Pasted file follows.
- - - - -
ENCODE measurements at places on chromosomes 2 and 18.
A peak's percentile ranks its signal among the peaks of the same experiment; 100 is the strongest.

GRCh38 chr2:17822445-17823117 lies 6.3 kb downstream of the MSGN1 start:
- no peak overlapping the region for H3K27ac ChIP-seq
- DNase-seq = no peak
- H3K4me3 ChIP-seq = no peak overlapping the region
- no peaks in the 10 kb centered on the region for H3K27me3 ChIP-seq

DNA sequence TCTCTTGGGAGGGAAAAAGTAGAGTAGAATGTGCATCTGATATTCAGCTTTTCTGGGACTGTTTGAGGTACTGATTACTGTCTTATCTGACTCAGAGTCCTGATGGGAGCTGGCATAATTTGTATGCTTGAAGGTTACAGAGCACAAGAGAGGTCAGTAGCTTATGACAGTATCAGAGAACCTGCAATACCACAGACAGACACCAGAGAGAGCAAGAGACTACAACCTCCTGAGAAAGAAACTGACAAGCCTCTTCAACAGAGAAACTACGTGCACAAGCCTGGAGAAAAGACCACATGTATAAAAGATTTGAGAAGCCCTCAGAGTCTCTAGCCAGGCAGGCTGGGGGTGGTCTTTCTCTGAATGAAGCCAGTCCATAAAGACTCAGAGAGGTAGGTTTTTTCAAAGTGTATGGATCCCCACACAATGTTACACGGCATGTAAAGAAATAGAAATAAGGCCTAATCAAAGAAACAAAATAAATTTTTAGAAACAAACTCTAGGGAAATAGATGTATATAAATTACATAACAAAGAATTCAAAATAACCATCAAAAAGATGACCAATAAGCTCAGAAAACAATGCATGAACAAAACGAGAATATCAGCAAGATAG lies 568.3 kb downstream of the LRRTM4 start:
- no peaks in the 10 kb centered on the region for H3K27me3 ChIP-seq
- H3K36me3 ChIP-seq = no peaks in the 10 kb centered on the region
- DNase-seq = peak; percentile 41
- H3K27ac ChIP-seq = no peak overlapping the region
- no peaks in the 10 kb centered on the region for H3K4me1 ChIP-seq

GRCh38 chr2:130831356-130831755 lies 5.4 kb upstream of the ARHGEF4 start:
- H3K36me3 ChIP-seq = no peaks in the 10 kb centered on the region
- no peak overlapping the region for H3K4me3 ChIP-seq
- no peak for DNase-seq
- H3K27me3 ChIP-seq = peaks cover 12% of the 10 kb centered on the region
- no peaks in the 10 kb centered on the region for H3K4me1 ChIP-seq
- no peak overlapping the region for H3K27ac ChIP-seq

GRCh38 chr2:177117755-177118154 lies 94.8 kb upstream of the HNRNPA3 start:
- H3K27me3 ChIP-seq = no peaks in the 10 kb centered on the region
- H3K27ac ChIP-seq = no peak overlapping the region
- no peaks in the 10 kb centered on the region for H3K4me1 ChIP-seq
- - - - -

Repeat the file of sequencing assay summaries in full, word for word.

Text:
ENCODE measurements at places on chromosomes 2 and 18.
A peak's percentile ranks its signal among the peaks of the same experiment; 100 is the strongest.

GRCh38 chr2:17822445-17823117 lies 6.3 kb downstream of the MSGN1 start:
- no peak overlapping the region for H3K27ac ChIP-seq
- DNase-seq = no peak
- H3K4me3 ChIP-seq = no peak overlapping the region
- no peaks in the 10 kb centered on the region for H3K27me3 ChIP-seq

DNA sequence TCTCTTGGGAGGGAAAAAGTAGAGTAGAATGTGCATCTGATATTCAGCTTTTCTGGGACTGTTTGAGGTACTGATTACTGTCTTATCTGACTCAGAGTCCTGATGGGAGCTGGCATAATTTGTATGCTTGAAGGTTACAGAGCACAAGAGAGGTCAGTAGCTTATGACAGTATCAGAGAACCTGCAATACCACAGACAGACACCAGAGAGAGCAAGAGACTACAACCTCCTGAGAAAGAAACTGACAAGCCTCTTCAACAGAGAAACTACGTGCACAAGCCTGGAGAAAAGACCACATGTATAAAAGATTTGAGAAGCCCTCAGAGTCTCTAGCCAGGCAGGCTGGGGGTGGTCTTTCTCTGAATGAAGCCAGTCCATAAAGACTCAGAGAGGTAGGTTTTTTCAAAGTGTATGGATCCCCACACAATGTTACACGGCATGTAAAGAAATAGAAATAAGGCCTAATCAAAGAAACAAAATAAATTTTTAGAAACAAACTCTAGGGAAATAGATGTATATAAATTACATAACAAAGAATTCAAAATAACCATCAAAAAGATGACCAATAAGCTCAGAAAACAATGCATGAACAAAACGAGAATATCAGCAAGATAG lies 568.3 kb downstream of the LRRTM4 start:
- no peaks in the 10 kb centered on the region for H3K27me3 ChIP-seq
- H3K36me3 ChIP-seq = no peaks in the 10 kb centered on the region
- DNase-seq = peak; percentile 41
- H3K27ac ChIP-seq = no peak overlapping the region
- no peaks in the 10 kb centered on the region for H3K4me1 ChIP-seq

GRCh38 chr2:130831356-130831755 lies 5.4 kb upstream of the ARHGEF4 start:
- H3K36me3 ChIP-seq = no peaks in the 10 kb centered on the region
- no peak overlapping the region for H3K4me3 ChIP-seq
- no peak for DNase-seq
- H3K27me3 ChIP-seq = peaks cover 12% of the 10 kb centered on the region
- no peaks in the 10 kb centered on the region for H3K4me1 ChIP-seq
- no peak overlapping the region for H3K27ac ChIP-seq

GRCh38 chr2:177117755-177118154 lies 94.8 kb upstream of the HNRNPA3 start:
- H3K27me3 ChIP-seq = no peaks in the 10 kb centered on the region
- H3K27ac ChIP-seq = no peak overlapping the region
- no peaks in the 10 kb centered on the region for H3K4me1 ChIP-seq